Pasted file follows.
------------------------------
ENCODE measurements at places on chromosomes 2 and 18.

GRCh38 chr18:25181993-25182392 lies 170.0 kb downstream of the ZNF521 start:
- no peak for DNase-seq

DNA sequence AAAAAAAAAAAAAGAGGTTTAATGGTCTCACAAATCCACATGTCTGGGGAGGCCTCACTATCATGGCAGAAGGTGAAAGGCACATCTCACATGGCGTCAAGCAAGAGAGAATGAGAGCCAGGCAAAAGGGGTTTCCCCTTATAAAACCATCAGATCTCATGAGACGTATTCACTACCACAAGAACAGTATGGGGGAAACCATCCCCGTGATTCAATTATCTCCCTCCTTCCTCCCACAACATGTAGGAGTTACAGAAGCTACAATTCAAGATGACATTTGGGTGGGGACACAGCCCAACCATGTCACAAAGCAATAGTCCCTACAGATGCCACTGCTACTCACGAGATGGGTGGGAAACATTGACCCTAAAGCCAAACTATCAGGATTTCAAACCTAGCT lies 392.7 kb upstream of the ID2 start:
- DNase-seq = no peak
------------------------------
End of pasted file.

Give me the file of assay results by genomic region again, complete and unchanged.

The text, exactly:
ENCODE measurements at places on chromosomes 2 and 18.

GRCh38 chr18:25181993-25182392 lies 170.0 kb downstream of the ZNF521 start:
- no peak for DNase-seq

DNA sequence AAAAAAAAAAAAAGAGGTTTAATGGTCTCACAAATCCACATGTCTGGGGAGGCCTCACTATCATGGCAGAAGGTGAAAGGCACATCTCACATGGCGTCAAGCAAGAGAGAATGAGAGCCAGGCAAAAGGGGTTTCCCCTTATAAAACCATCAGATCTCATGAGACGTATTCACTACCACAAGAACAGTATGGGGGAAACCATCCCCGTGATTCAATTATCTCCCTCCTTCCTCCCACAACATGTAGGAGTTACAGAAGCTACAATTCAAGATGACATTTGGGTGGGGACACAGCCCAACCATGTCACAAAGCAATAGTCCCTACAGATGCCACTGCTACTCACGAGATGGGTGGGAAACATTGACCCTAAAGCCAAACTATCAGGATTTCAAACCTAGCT lies 392.7 kb upstream of the ID2 start:
- DNase-seq = no peak